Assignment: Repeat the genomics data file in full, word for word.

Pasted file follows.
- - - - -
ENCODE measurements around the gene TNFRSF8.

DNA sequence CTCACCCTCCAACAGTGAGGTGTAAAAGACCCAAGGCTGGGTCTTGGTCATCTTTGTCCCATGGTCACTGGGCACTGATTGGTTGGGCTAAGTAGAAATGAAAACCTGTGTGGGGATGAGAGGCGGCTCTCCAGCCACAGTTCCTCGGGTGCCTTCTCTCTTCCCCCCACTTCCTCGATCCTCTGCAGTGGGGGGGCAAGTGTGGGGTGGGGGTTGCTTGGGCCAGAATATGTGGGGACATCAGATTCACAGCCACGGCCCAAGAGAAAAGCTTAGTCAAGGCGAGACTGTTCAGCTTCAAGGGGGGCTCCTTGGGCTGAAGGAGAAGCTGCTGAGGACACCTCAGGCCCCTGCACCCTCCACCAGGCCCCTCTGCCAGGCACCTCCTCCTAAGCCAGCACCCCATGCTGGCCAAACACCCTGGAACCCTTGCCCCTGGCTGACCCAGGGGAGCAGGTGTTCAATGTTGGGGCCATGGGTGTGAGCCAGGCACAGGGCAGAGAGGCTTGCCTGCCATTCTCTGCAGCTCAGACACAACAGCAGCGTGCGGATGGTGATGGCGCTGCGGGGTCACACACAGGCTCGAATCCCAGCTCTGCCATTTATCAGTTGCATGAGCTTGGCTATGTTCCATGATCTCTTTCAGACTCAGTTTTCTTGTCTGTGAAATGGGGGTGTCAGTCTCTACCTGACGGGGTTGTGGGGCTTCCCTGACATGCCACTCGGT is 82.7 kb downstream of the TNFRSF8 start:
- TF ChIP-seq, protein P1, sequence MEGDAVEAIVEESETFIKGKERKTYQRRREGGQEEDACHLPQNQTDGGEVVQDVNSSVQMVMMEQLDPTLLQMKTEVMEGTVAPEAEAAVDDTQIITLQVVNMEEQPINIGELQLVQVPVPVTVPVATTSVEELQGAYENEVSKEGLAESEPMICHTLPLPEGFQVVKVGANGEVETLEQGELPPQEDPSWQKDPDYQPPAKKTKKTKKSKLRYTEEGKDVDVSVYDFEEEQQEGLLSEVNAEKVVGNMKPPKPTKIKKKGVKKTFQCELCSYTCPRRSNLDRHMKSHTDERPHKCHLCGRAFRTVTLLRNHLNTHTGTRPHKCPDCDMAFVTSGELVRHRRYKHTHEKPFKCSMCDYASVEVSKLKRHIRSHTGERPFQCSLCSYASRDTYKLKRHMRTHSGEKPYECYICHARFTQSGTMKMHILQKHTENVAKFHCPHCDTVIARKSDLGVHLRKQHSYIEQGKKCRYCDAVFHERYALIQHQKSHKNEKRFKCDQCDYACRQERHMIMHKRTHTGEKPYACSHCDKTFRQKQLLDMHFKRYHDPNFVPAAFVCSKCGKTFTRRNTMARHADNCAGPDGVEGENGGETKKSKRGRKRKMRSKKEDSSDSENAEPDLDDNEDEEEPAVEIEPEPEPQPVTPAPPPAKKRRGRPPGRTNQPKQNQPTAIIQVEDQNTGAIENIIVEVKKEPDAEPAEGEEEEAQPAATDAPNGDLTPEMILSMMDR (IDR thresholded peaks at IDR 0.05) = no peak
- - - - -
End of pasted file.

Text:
ENCODE measurements around the gene TNFRSF8.

DNA sequence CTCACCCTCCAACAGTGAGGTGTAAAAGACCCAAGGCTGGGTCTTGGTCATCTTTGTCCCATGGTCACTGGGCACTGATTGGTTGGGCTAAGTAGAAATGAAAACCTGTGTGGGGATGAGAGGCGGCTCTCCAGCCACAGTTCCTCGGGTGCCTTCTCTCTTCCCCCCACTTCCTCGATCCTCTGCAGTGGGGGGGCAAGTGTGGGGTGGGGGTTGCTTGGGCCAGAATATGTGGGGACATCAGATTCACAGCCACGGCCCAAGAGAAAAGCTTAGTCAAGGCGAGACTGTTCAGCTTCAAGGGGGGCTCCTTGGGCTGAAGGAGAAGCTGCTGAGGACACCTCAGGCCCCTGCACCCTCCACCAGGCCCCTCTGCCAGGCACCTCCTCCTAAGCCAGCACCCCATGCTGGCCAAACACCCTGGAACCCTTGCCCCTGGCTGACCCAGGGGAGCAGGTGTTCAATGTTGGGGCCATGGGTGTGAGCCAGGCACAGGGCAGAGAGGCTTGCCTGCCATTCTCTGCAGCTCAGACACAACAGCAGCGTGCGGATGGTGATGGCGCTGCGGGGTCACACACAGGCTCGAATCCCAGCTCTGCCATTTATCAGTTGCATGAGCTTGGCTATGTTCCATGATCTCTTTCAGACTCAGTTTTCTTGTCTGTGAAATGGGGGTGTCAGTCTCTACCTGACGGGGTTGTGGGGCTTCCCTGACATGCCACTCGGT is 82.7 kb downstream of the TNFRSF8 start:
- TF ChIP-seq, protein P1, sequence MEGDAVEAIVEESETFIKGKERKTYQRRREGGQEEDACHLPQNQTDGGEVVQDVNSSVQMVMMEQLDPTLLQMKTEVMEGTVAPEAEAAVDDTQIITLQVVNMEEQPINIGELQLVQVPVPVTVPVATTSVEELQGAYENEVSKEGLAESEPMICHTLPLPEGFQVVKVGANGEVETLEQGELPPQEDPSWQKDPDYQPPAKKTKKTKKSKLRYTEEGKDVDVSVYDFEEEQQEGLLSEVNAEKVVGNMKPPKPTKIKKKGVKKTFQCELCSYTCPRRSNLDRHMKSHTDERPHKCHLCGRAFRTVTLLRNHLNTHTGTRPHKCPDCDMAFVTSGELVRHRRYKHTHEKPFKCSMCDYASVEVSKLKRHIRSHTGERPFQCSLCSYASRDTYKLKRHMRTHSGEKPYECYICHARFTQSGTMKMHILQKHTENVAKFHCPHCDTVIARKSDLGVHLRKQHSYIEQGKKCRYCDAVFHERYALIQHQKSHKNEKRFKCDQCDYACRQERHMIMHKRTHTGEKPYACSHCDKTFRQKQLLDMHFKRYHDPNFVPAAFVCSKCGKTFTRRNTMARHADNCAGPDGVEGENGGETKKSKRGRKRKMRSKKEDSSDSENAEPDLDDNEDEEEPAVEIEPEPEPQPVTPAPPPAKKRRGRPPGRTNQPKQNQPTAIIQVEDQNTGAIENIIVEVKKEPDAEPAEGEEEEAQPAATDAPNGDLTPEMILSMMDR (IDR thresholded peaks at IDR 0.05) = no peak